On October 4th, the Harvard Law School Student Animal Legal Defense Fund (SALDF) hosted a lecture by David Wolfson on one of the most pressing issues in animal welfare: factory farming.
Mr. Wolfson has taught, lectured, and written extensively on animal law. As a partner in the Corporate division of the international law firm Milbank Tweed, he has also represented various animal protection groups in litigation and legislative lobbying.
During his talk, Mr. Wolfson gave those in attendance an introduction to the legal, economic, and social issues relating to the booming practice of factory farming in the United States. Mr. Wolfson explained that factory farming has extremely far-reaching effects, affecting animal welfare, health, labor, environmental sustainability, food policy, and energy efficiency.
He also discussed the legislative framework governing factory farming, describing how the piecemeal arrangement of state and federal laws and the sensitive politics surrounding farming practices present challenges to activists and lobbyists who seek to change the way the industry operates. In particular, Mr. Wolfson discussed the advantages of ballot initiatives, such as California’s Proposition 2, which have offered a more direct and effective route to improving industry standards.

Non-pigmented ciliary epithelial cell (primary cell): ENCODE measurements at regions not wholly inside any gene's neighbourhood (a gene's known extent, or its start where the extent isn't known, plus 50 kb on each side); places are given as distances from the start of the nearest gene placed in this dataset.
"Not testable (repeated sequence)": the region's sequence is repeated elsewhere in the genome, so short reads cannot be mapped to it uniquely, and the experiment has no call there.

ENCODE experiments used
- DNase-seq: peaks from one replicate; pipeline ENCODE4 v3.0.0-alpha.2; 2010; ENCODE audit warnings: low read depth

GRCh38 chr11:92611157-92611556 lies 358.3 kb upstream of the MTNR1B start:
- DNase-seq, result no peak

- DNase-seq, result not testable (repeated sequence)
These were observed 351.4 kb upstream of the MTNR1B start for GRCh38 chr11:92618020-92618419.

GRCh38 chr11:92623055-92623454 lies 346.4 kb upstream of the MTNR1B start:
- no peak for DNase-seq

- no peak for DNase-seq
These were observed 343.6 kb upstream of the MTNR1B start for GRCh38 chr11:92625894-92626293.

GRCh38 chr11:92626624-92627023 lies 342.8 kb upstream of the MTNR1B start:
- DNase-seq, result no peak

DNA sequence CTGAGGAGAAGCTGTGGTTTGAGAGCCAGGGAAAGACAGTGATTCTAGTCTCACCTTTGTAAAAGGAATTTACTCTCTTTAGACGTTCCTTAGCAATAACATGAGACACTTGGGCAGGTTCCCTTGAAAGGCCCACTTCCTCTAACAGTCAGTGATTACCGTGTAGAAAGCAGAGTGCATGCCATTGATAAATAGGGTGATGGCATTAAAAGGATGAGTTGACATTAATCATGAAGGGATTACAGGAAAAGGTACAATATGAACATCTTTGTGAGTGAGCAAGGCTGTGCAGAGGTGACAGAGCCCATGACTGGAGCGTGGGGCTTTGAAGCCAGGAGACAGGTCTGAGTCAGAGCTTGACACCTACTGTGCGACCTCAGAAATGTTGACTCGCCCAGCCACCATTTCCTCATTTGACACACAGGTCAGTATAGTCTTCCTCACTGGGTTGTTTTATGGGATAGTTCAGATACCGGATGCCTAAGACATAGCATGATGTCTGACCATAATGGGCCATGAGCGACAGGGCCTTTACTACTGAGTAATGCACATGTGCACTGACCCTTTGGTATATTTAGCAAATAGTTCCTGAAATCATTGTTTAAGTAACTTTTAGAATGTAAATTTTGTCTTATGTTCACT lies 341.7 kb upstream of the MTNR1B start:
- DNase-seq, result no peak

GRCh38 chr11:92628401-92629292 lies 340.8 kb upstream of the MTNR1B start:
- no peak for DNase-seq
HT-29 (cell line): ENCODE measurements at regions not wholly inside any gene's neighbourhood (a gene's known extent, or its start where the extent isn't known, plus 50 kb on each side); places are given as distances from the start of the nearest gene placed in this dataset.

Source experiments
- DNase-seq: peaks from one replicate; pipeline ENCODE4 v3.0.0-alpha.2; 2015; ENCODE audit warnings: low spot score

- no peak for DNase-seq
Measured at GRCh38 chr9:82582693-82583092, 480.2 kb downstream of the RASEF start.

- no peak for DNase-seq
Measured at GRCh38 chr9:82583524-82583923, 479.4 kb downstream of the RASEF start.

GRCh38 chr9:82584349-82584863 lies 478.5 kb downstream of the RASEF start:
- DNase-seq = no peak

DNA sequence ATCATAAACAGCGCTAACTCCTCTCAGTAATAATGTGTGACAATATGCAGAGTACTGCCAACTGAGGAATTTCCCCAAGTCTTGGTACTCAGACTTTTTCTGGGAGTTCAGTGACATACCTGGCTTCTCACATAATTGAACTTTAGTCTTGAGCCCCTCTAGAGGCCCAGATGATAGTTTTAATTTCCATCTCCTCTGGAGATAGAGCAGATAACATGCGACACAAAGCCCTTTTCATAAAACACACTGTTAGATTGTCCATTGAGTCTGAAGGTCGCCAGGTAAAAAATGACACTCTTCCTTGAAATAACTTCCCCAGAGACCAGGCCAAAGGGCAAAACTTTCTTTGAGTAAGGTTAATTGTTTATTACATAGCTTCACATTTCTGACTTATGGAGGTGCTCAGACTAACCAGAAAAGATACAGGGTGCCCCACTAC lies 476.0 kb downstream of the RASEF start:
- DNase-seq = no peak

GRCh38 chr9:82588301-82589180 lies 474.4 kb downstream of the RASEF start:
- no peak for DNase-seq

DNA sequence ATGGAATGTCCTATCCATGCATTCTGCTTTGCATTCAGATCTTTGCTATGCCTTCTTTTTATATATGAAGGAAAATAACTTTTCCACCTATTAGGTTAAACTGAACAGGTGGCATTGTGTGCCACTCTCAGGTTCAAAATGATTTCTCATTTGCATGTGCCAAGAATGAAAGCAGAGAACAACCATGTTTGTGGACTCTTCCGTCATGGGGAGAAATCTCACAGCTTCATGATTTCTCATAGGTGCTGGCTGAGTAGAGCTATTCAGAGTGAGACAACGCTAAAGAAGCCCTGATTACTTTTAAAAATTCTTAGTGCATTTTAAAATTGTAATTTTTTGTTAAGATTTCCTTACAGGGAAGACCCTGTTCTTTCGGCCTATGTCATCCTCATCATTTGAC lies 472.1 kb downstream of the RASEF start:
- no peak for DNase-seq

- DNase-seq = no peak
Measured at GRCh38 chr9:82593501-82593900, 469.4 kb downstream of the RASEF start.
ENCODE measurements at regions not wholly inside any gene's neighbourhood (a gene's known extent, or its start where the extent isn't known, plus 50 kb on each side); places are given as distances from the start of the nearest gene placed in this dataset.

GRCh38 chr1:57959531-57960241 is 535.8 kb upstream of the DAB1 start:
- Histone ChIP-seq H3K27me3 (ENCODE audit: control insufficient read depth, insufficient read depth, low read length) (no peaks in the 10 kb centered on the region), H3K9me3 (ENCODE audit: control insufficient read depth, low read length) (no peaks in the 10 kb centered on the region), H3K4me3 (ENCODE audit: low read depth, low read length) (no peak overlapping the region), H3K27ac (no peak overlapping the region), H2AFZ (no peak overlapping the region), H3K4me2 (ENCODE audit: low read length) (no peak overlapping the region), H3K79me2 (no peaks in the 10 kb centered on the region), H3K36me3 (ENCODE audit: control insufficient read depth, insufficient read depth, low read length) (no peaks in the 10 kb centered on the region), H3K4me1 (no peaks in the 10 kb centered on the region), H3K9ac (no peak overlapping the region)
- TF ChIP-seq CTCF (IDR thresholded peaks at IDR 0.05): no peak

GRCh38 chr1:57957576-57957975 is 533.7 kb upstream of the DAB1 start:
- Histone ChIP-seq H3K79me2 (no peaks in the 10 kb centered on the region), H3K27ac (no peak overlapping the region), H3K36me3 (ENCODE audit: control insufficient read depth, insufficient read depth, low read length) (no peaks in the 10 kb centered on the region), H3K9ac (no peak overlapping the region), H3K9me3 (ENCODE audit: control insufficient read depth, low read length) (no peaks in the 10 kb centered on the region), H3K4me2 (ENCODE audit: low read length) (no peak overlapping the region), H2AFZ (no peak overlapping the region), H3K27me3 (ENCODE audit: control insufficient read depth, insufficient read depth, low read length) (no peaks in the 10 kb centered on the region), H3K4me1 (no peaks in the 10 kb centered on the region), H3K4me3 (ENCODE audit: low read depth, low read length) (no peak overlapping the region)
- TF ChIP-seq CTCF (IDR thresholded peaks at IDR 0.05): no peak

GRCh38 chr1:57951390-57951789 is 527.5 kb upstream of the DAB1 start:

The lecture was very well attended, and the students enjoyed a homemade vegan lunch prepared by two SALDF board members.